In addition to both the credibility of surgically related information and language level used on eHealth sites, further important factors include website layout and presentation. Visitors tend to access eHealth websites for a more functional rather than pleasurable purpose. This is revealed by the fact that readers are likely to swiftly scan through information, as opposed to reading each word. Nielson performed an eye tracking study with over 200 participants examining the ways in which users scan websites, which found that the F-shape pattern was the most dominant reading pattern, whereby most attention is given to the first screen viewable, and to the left of the screen . Figure 1 demonstrates the F-shaped pattern that reader's eyes follow when scanning websites - the red represents the most viewed areas, whilst the blue represents the least viewed areas. Thus, strategic placement of material on the website is vital. Sites need to have information that is findable, easily scannable, readable, concise and accessible (Table 1). Table 1 describes these features of websites that make them more user-friendly. It is futile having a well-substantiated and informative website aimed at the public, when the information on the page is difficult to locate .
The AOA has incorporated a patient information portal (www.orthoanswer.org) in order to provide authoritative easy-to-read patient information . The site content of Orthoanswer is designed to be contemporary and relevant to patients, covering all aspects of the medical experience, from diagnosis through to post-treatment rehabilitation and follow-up; all of which is both relevant to the patient and easy to comprehend (the text was written at a grade 5-6 English reading standard). The site aims to augment the informed consent process for orthopaedic procedures, but not replace it. Furthermore, an effort is being made to create colourful visual information displayed as drawings and illustrations. This aids in patient interpretation of medical concepts and procedures . Informed and empowered patients result in greater health outcomes .
Currently, there are a multitude of websites claiming valid information. However, there is no standardising body regulating the quality of health-related information on the Internet. Therefore, surgeons, medical staff and the peak bodies in health such as the Royal Australasian College of Surgeons and the surgical speciality associations should provide online information that is not only accurate, but also comprehensible to the wider public.
- Weil A, Bojanowski M, Jamart J, et al. (2012) Evaluation of the quality of information on the internet available to patients undergoing cervical spine surgery. World Neurosurg 1878-8750.
- Krempec J, Hall J, Biermann JS (2003) Internet use by patients in orthopaedic surgery. Iowa Orthop J 23: 80-82.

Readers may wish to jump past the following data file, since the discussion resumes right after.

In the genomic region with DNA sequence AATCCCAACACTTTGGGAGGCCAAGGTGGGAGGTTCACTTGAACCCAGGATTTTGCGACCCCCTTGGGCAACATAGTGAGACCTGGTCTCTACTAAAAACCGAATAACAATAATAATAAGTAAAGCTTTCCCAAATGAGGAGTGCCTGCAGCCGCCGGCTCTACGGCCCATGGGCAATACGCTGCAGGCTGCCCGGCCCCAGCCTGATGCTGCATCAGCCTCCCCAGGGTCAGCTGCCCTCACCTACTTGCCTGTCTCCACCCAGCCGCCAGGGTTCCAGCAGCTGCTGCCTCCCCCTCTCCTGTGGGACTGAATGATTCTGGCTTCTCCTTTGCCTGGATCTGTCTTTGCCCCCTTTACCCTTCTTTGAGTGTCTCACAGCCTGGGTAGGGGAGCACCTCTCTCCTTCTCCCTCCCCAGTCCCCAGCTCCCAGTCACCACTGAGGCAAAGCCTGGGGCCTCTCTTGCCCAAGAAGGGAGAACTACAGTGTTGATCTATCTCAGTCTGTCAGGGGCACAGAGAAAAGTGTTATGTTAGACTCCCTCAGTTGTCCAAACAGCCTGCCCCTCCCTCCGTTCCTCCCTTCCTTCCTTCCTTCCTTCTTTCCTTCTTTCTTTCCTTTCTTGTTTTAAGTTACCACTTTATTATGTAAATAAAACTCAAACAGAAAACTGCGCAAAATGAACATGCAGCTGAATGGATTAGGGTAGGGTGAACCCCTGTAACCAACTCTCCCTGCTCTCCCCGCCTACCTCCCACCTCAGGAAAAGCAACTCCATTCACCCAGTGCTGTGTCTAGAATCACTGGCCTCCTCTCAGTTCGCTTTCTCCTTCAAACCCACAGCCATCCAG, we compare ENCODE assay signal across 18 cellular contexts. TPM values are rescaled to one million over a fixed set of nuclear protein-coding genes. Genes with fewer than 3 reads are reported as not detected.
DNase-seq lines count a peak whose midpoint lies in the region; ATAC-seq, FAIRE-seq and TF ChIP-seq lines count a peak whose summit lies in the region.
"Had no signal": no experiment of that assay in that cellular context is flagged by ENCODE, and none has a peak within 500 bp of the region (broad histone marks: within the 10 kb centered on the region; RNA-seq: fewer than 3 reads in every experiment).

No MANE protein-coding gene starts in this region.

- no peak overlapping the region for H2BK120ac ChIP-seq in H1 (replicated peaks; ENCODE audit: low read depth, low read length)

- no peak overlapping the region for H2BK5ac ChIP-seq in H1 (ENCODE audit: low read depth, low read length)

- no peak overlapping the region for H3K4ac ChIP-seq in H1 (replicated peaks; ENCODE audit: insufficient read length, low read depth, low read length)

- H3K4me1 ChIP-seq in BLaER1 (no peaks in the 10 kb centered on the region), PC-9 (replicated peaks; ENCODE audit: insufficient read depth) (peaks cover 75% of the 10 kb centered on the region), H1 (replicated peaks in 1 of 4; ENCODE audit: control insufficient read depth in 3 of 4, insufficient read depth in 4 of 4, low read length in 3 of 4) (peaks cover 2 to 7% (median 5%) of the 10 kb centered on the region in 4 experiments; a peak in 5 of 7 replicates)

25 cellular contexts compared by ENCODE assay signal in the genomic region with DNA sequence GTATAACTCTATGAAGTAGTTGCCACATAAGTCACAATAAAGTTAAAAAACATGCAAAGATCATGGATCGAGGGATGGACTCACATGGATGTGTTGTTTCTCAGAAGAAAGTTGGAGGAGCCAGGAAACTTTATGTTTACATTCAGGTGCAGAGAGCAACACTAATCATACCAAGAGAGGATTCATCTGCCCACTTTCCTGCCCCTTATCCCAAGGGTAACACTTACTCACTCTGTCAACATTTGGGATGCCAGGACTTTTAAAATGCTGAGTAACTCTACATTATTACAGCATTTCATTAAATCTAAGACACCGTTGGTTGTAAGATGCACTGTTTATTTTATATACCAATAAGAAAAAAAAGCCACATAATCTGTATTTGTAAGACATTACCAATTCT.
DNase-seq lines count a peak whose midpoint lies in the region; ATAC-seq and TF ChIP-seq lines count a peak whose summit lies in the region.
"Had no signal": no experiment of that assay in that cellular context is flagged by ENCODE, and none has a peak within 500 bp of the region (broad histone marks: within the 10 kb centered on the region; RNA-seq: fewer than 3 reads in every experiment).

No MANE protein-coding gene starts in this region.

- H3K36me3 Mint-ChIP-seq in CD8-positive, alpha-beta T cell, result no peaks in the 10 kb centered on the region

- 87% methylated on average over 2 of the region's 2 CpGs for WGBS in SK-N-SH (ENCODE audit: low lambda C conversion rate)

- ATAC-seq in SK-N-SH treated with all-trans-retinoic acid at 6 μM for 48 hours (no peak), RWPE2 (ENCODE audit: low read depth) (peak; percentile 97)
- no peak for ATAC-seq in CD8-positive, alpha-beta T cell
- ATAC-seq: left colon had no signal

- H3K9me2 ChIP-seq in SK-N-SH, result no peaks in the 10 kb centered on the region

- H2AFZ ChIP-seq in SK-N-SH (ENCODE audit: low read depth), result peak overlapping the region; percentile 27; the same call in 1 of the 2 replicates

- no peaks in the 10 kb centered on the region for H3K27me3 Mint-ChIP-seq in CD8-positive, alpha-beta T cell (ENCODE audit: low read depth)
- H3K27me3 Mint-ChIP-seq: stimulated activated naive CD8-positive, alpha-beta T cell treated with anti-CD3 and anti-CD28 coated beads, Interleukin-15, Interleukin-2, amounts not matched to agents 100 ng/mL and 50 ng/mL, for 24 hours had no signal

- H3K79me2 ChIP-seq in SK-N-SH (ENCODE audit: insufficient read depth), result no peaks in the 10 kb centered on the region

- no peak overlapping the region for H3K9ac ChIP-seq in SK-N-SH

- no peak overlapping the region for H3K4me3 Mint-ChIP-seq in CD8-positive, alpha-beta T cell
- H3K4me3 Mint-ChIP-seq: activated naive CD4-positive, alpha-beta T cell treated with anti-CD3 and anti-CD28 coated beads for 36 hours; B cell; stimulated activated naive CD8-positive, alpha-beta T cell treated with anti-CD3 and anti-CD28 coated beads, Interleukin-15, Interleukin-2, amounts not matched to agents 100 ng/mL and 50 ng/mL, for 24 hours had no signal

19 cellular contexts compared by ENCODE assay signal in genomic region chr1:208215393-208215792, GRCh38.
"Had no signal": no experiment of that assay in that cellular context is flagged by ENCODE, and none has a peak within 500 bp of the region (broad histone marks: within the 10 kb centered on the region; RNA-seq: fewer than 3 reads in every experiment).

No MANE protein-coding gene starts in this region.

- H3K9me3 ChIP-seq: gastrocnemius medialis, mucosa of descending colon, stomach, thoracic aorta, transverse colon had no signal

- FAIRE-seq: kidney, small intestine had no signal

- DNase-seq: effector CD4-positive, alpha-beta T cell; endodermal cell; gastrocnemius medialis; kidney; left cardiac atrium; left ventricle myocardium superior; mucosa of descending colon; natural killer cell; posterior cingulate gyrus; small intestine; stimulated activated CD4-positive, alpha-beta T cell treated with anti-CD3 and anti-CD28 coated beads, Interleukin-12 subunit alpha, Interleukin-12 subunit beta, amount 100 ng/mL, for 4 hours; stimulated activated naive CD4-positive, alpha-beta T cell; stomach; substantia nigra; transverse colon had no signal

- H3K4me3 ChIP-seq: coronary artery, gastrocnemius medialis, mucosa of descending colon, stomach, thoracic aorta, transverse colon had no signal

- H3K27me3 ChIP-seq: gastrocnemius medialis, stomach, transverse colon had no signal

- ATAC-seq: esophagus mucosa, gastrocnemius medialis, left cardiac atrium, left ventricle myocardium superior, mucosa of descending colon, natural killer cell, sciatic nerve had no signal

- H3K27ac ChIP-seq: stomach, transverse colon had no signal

- Fraval A, Ming Chong Y, Holcdorf D, et al. (2012) Internet use by orthopaedic outpatients - current trends and practices. Australas Med J 5: 633-638.
- Polishchuk DL, Hashem J, Sabharwal S (2012) Readability of online patient education materials on adult reconstruction web sites. J Arthroplasty 27: 716-719.
- Kummervold PE, Chronaki CE, Lausen B, et al. (2008) eHealth trends in Europe 2005-2007: A population-based survey. J Med Internet Res 10: e42.
- Rennie C, Hannan S, Maycock N, et al. (2007) Age-related macular degeneration: What do patients find on the internet? J R Soc Med 100: 473-477.
- Donnelly L, Shaw R, Akker O (2008) eHealth as a challenge to 'expert' power: A focus group study of internet use for health information and management. J R Soc Med 101: 501-506.
- (2013) How to write easy to read health materials. National Institutes of Health. MedlinePlus.
- Cotugna N, Vickery CE, Carpenter-Haefele KM (2005) Evaluation of literacy level of patient education pages in health related journals. J Community Health 30: 213-219.
- Baker D, Parker R, Williams M, et al. (1997) The relationship of patient reading ability to self-reported health and use of health services. Am J Public Health 87: 1027-1030.
- Flesch R (1948) A new readability yardstick. J Appl Psychol 32: 221-233.
- Sabharwal S, Badarudeen S, Kunju SU (2008) Readability of online patient education materials from the AAOS web site. Clin Orthop Relat Res 466: 1245-1250.
- Hanif F, Read JC, Goodacre JA, et al. (2009) The role of quality tools in assessing reliability of the internet for health information. Inform Health Soc Care 34: 231-243.
- Ademiluyi G, Rees CE, Sheard CE (2003) Evaluating the reliability and validity of three tools to assess the quality of health information on the internet. Patient Educ Couns 50: 151-155.
- Charnock D, Shepperd S, Needham G, et al. (1999) DISCERN: An instrument for judging the quality of written consumer health information on treatment choices. J Epidemiol Community Health 53: 105-111.
- Charnock D, Shepperd S (2004) Learning to DISCERN online: Applying an appraisal tool to health websites in a workshop setting. Health Educ Res 19: 440-446.
- Chong YM, Fraval A, Chandrananth J, et al. (2013) Assessment of the quality of web-based information on bunions. Foot Ankle Int 34: 1134-1139.
- Alexander D (2010) Writing for the web: useful, useable, accessible - web content that works! v5.4, [internet] Melbourne, Dey Alexander Consulting.
- Walsh TM, Volsko TA (2008) Readability assessment of internet-based consumer health information. Respir Care 53: 1310-1315.
- Camerini L, Shulz PJ, Nakamoto K (2012) Differential effects of health knowledge and health empowerment over patients' self-management and health outcomes: A cross-sectional evaluation. Patient Educ Couns 89: 337-344.
Janan Chandrananth, MBBS, Western Health, 4/22 Scovell Crescent Maidstone, VIC 3012, Australia, Tel: 0433651362.
© 2017 Chandrananth J, et al. This is an open-access article distributed under the terms of the Creative Commons Attribution License, which permits unrestricted use, distribution, and reproduction in any medium, provided the original author and source are credited.